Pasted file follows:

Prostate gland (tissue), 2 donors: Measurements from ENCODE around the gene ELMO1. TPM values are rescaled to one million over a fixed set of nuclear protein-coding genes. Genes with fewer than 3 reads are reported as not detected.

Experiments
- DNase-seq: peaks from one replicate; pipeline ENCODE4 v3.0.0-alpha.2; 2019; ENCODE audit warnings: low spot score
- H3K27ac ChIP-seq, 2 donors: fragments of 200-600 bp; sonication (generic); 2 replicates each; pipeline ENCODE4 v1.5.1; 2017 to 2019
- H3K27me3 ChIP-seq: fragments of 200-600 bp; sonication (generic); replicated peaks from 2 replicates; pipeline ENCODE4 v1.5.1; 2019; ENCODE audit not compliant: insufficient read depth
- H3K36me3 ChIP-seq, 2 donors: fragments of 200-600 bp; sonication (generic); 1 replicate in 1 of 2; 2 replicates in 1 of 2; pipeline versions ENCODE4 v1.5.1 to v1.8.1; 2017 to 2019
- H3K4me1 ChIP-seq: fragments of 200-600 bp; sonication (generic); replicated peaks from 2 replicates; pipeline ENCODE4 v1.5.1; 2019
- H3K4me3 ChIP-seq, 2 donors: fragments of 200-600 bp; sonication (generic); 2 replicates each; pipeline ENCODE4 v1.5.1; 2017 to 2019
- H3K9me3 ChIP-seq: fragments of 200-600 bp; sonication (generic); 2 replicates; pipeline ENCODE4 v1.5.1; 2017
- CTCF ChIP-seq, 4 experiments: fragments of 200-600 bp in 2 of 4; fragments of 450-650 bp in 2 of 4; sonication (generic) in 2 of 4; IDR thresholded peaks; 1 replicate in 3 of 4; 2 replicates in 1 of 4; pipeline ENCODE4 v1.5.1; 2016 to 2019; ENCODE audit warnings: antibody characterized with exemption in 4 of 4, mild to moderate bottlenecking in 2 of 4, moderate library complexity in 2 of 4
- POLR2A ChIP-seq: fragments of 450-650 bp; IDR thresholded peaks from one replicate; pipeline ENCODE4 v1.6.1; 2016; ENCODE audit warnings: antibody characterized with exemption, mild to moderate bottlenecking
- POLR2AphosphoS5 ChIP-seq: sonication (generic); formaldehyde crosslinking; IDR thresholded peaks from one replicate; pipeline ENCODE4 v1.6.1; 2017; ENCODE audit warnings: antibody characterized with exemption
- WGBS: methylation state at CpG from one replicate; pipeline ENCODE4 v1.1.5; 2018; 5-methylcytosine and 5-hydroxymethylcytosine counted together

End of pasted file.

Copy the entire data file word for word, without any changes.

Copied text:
Prostate gland (tissue), 2 donors: Measurements from ENCODE around the gene ELMO1. TPM values are rescaled to one million over a fixed set of nuclear protein-coding genes. Genes with fewer than 3 reads are reported as not detected.

Experiments
- DNase-seq: peaks from one replicate; pipeline ENCODE4 v3.0.0-alpha.2; 2019; ENCODE audit warnings: low spot score
- H3K27ac ChIP-seq, 2 donors: fragments of 200-600 bp; sonication (generic); 2 replicates each; pipeline ENCODE4 v1.5.1; 2017 to 2019
- H3K27me3 ChIP-seq: fragments of 200-600 bp; sonication (generic); replicated peaks from 2 replicates; pipeline ENCODE4 v1.5.1; 2019; ENCODE audit not compliant: insufficient read depth
- H3K36me3 ChIP-seq, 2 donors: fragments of 200-600 bp; sonication (generic); 1 replicate in 1 of 2; 2 replicates in 1 of 2; pipeline versions ENCODE4 v1.5.1 to v1.8.1; 2017 to 2019
- H3K4me1 ChIP-seq: fragments of 200-600 bp; sonication (generic); replicated peaks from 2 replicates; pipeline ENCODE4 v1.5.1; 2019
- H3K4me3 ChIP-seq, 2 donors: fragments of 200-600 bp; sonication (generic); 2 replicates each; pipeline ENCODE4 v1.5.1; 2017 to 2019
- H3K9me3 ChIP-seq: fragments of 200-600 bp; sonication (generic); 2 replicates; pipeline ENCODE4 v1.5.1; 2017
- CTCF ChIP-seq, 4 experiments: fragments of 200-600 bp in 2 of 4; fragments of 450-650 bp in 2 of 4; sonication (generic) in 2 of 4; IDR thresholded peaks; 1 replicate in 3 of 4; 2 replicates in 1 of 4; pipeline ENCODE4 v1.5.1; 2016 to 2019; ENCODE audit warnings: antibody characterized with exemption in 4 of 4, mild to moderate bottlenecking in 2 of 4, moderate library complexity in 2 of 4
- POLR2A ChIP-seq: fragments of 450-650 bp; IDR thresholded peaks from one replicate; pipeline ENCODE4 v1.6.1; 2016; ENCODE audit warnings: antibody characterized with exemption, mild to moderate bottlenecking
- POLR2AphosphoS5 ChIP-seq: sonication (generic); formaldehyde crosslinking; IDR thresholded peaks from one replicate; pipeline ENCODE4 v1.6.1; 2017; ENCODE audit warnings: antibody characterized with exemption
- WGBS: methylation state at CpG from one replicate; pipeline ENCODE4 v1.1.5; 2018; 5-methylcytosine and 5-hydroxymethylcytosine counted together